I non-rev'd my mother in law up to watch my daughter for the weekend. We have no family in town so it's a little tricky to find a baby sitter we trust (we have never used anyone but my mother in law). The only flight we can for surely get seats on to Vegas tomorrow is the 7AM that's the one we will take.

I haven't had a reduced rest overnight in a long time. It really screws up my whole day as I don't sleep well as I'm worried about over sleeping. It's sad that my overnight was 8 hours 40 minutes while I was on duty for 9 hours 50 minutes the next day. I had less rest than duty!!

Even if I had tried to go to bed RIGHT when I got to the hotel room I maybe would have had 7 hours sleep as travel time to and from the airport is considered rest. In reality the most sleep I've ever had on a reduced rest overnight is 6 hours. It takes time to get from the airport to hotel, check in, relax, get ready for bed, fall asleep, get up in the morning, shower, get dressed, EAT and out the door to ride back to the airport.

But that complaint is for another blog. For now....time to pack. Vegas baby.....Vegas.



Tuesday, March 27, 2012

Spiraling down to the runway

Nice 3 day last week. You may have noticed I don't update as often. There's a reason for that.

When I finish a trip I'm tired. I work Wednesday thru Fridays this month. I finished late Friday nights. Saturday morning I rested with my family. I then spend the entire weekend with them.

Monday morning I am Mr. Mom as my wife goes to work and I stay home with my daughter. My daughter and I don't really stay home. We hit the town big. The Zoo, Toys R Us, The Mall, Target.....maybe a trip to Lowe's. We do it up big!

Tuesday is a little more tame.

Wednesday mornings I update my Jepps, pack my suitcase (really just the same clothes over and over again...I just wash everything), and prepare to go to work. Thus....not a lot of time eh?

Anyways back to my trip.

The Captain was new to me. Really sarcastic guy. He was a real smart ass right off the bat. I gave it right back.

I took the first leg. Somehow greased it on during a gusty approach. "So that's how it's going to be eh?" replied the Captain. I told him I got lucky.

After the second leg he appreciated my being a smart ass back to him. He stated most co-pilots he flies with don't get that he's kidding or just clam up.

We had a great trip. Lots of jokes and stories.

On day two...the long day of 7.5 hours scheduled flying...things got interesting.

I had the first two legs.

Arrived at the out station a little early. Plane arrived a little late. I walked down the jet bridge and saw everyone but the First Officer...he was out doing a post flight.

The rule at my airline is no post flight is REQUIRED if the next crew is there. Being an out station most crews are waiting.

His bags looked new. I went outside and met him as he walked around the left wing...yup he was a new hire. I let him know I'd take it from there and that he didn't have to do it if I was there.

First leg was normal. Made up all of the delay.

The second leg required some skill and planning. Weather.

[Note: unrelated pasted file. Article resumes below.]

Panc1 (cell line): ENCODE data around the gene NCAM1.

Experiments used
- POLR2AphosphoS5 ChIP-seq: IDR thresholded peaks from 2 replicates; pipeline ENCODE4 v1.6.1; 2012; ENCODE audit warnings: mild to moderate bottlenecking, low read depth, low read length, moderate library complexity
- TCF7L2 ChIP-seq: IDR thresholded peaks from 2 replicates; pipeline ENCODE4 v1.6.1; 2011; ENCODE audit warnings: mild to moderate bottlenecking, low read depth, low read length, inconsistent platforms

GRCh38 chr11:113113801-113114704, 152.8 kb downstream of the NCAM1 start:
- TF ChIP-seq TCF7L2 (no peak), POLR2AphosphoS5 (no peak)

The outstation had a thunderstorm overhead. It was expected to blow through while we were enroute. Alternate filed. Fuel loaded. Away we went.

Mostly smooth flight.

The weather at the outstation wasn't great. Heavy rain, wind....low vis....a thunderstorm.

I pulled the power back in anticipation of holding or diverting.

Thankfully the weather did move away from the airport....but not out of the area.

The weather was about 4 miles south of the airport. Currently landing runway 32....which meant an approach from the south.

Cleared to deviate left and right for weather.

Descended to 5000 and told we would be getting vectors for the ILS to runway 32. Hmmm.

While on downwind my Captain saw the airport on his side of the plane. Patchy clouds.

Ahead of me was the trailing end of storm....huge towering cumulonimbus clouds towering 15,000+ feet. If I got vectors for the ILS it would be through the crappy weather.

"You still have the airport?" I asked the Captain.

"Yes." he replied.

"If you can keep it in view, ask for a visual." I stated.

He could....and he did.

"Cleared for the visual to runway 32, manuever as needed." was the reply from approach.

Off went the autopilot. Out went the flight spoilers, first setting of flaps and the gear...I needed the drag.

I banked the plane to the right and made a spiraling descent to the airport. I had a small space to maneuver with weather all around.

As I passed through about 120 degrees I picked up the airport. I saw it would be a tight turn to final.

I kept the right turn and planned for about a mile final. Not terribly long.

Descending through 1000 feet I stowed the flight spoilers and called out for the remaining flap settings.

Descending through 800 feet I began a turn to the left to line up with the runway.

Lined up descending through 500 feet. Decent landing.

As passengers got off several stopped by to thank us for the great job. A few noticed the small hole in the weather we had found and how smooth the ride was. It felt good to smoothly navigate weather and fly a spiral into an airport.

I've been playing a lot of "Draw Something" on my I drew a little sketch of the weather and approach. It's supposed to be laughter is welcome.

The next two legs were the Captains. More weather. Arrived back at the same overnight about 40 minutes late.

I've had the same overnight all month. Not only the same overnight....but the same hotel room. Kinda spooky...but eh I never have to wonder what room I'm in.